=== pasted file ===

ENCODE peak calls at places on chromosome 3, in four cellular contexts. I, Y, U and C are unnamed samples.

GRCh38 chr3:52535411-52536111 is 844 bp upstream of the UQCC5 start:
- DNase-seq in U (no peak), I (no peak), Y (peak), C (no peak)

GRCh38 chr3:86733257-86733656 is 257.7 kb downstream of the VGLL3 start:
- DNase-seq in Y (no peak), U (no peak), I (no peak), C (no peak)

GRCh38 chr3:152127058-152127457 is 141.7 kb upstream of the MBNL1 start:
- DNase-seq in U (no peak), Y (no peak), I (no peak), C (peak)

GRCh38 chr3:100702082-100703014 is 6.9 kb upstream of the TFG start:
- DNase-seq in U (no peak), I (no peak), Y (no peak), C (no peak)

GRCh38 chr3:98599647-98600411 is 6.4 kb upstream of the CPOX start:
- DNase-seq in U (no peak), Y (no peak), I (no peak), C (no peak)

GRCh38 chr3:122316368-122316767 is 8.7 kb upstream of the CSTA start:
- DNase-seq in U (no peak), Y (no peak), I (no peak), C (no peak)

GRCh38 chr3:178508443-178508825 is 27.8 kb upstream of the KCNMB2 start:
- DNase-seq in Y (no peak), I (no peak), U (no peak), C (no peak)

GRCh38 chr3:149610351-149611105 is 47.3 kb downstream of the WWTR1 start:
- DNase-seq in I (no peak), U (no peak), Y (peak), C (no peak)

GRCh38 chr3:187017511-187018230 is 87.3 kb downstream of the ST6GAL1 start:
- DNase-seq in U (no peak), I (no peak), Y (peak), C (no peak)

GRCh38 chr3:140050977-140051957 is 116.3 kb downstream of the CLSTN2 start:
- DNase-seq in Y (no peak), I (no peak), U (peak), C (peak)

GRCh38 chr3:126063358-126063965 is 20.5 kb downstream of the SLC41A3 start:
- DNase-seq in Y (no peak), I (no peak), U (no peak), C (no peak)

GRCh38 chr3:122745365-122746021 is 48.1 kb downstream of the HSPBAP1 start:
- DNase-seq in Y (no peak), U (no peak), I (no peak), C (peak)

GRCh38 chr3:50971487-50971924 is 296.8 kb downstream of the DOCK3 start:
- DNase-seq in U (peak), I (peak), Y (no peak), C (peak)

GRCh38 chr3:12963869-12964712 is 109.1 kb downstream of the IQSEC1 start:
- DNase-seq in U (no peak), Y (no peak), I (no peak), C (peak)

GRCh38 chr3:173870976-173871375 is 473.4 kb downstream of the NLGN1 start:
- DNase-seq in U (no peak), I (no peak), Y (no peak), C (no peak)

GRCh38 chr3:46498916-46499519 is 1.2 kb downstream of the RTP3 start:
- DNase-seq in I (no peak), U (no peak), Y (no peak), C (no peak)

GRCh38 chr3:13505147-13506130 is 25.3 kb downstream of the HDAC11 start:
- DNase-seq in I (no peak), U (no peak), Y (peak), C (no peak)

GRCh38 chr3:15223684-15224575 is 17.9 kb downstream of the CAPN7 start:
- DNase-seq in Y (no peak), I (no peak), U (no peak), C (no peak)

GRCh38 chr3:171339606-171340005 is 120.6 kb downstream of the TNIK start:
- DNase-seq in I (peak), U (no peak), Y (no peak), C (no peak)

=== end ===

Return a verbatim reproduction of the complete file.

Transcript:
ENCODE peak calls at places on chromosome 3, in four cellular contexts. I, Y, U and C are unnamed samples.

GRCh38 chr3:52535411-52536111 is 844 bp upstream of the UQCC5 start:
- DNase-seq in U (no peak), I (no peak), Y (peak), C (no peak)

GRCh38 chr3:86733257-86733656 is 257.7 kb downstream of the VGLL3 start:
- DNase-seq in Y (no peak), U (no peak), I (no peak), C (no peak)

GRCh38 chr3:152127058-152127457 is 141.7 kb upstream of the MBNL1 start:
- DNase-seq in U (no peak), Y (no peak), I (no peak), C (peak)

GRCh38 chr3:100702082-100703014 is 6.9 kb upstream of the TFG start:
- DNase-seq in U (no peak), I (no peak), Y (no peak), C (no peak)

GRCh38 chr3:98599647-98600411 is 6.4 kb upstream of the CPOX start:
- DNase-seq in U (no peak), Y (no peak), I (no peak), C (no peak)

GRCh38 chr3:122316368-122316767 is 8.7 kb upstream of the CSTA start:
- DNase-seq in U (no peak), Y (no peak), I (no peak), C (no peak)

GRCh38 chr3:178508443-178508825 is 27.8 kb upstream of the KCNMB2 start:
- DNase-seq in Y (no peak), I (no peak), U (no peak), C (no peak)

GRCh38 chr3:149610351-149611105 is 47.3 kb downstream of the WWTR1 start:
- DNase-seq in I (no peak), U (no peak), Y (peak), C (no peak)

GRCh38 chr3:187017511-187018230 is 87.3 kb downstream of the ST6GAL1 start:
- DNase-seq in U (no peak), I (no peak), Y (peak), C (no peak)

GRCh38 chr3:140050977-140051957 is 116.3 kb downstream of the CLSTN2 start:
- DNase-seq in Y (no peak), I (no peak), U (peak), C (peak)

GRCh38 chr3:126063358-126063965 is 20.5 kb downstream of the SLC41A3 start:
- DNase-seq in Y (no peak), I (no peak), U (no peak), C (no peak)

GRCh38 chr3:122745365-122746021 is 48.1 kb downstream of the HSPBAP1 start:
- DNase-seq in Y (no peak), U (no peak), I (no peak), C (peak)

GRCh38 chr3:50971487-50971924 is 296.8 kb downstream of the DOCK3 start:
- DNase-seq in U (peak), I (peak), Y (no peak), C (peak)

GRCh38 chr3:12963869-12964712 is 109.1 kb downstream of the IQSEC1 start:
- DNase-seq in U (no peak), Y (no peak), I (no peak), C (peak)

GRCh38 chr3:173870976-173871375 is 473.4 kb downstream of the NLGN1 start:
- DNase-seq in U (no peak), I (no peak), Y (no peak), C (no peak)

GRCh38 chr3:46498916-46499519 is 1.2 kb downstream of the RTP3 start:
- DNase-seq in I (no peak), U (no peak), Y (no peak), C (no peak)

GRCh38 chr3:13505147-13506130 is 25.3 kb downstream of the HDAC11 start:
- DNase-seq in I (no peak), U (no peak), Y (peak), C (no peak)

GRCh38 chr3:15223684-15224575 is 17.9 kb downstream of the CAPN7 start:
- DNase-seq in Y (no peak), I (no peak), U (no peak), C (no peak)

GRCh38 chr3:171339606-171340005 is 120.6 kb downstream of the TNIK start:
- DNase-seq in I (peak), U (no peak), Y (no peak), C (no peak)